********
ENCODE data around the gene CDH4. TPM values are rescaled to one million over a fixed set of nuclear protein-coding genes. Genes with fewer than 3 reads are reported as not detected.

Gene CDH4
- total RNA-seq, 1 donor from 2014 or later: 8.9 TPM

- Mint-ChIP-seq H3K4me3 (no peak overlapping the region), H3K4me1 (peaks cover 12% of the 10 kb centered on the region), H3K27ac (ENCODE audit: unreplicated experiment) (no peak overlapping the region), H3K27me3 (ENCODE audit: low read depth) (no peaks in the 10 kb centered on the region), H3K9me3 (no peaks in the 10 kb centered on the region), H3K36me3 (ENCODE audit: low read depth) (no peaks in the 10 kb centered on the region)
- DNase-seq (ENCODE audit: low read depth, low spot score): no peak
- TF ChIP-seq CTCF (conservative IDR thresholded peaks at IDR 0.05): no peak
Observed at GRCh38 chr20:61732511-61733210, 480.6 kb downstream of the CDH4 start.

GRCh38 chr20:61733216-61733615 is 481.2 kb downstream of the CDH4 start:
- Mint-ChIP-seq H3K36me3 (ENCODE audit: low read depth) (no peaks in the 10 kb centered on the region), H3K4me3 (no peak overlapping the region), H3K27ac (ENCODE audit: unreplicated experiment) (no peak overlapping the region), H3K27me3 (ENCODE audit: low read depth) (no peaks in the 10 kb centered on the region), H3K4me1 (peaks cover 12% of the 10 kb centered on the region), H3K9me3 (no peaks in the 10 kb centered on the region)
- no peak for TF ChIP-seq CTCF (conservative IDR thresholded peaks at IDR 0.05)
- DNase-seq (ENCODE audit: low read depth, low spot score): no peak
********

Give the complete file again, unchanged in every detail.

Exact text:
ENCODE data around the gene CDH4. TPM values are rescaled to one million over a fixed set of nuclear protein-coding genes. Genes with fewer than 3 reads are reported as not detected.

Gene CDH4
- total RNA-seq, 1 donor from 2014 or later: 8.9 TPM

- Mint-ChIP-seq H3K4me3 (no peak overlapping the region), H3K4me1 (peaks cover 12% of the 10 kb centered on the region), H3K27ac (ENCODE audit: unreplicated experiment) (no peak overlapping the region), H3K27me3 (ENCODE audit: low read depth) (no peaks in the 10 kb centered on the region), H3K9me3 (no peaks in the 10 kb centered on the region), H3K36me3 (ENCODE audit: low read depth) (no peaks in the 10 kb centered on the region)
- DNase-seq (ENCODE audit: low read depth, low spot score): no peak
- TF ChIP-seq CTCF (conservative IDR thresholded peaks at IDR 0.05): no peak
Observed at GRCh38 chr20:61732511-61733210, 480.6 kb downstream of the CDH4 start.

GRCh38 chr20:61733216-61733615 is 481.2 kb downstream of the CDH4 start:
- Mint-ChIP-seq H3K36me3 (ENCODE audit: low read depth) (no peaks in the 10 kb centered on the region), H3K4me3 (no peak overlapping the region), H3K27ac (ENCODE audit: unreplicated experiment) (no peak overlapping the region), H3K27me3 (ENCODE audit: low read depth) (no peaks in the 10 kb centered on the region), H3K4me1 (peaks cover 12% of the 10 kb centered on the region), H3K9me3 (no peaks in the 10 kb centered on the region)
- no peak for TF ChIP-seq CTCF (conservative IDR thresholded peaks at IDR 0.05)
- DNase-seq (ENCODE audit: low read depth, low spot score): no peak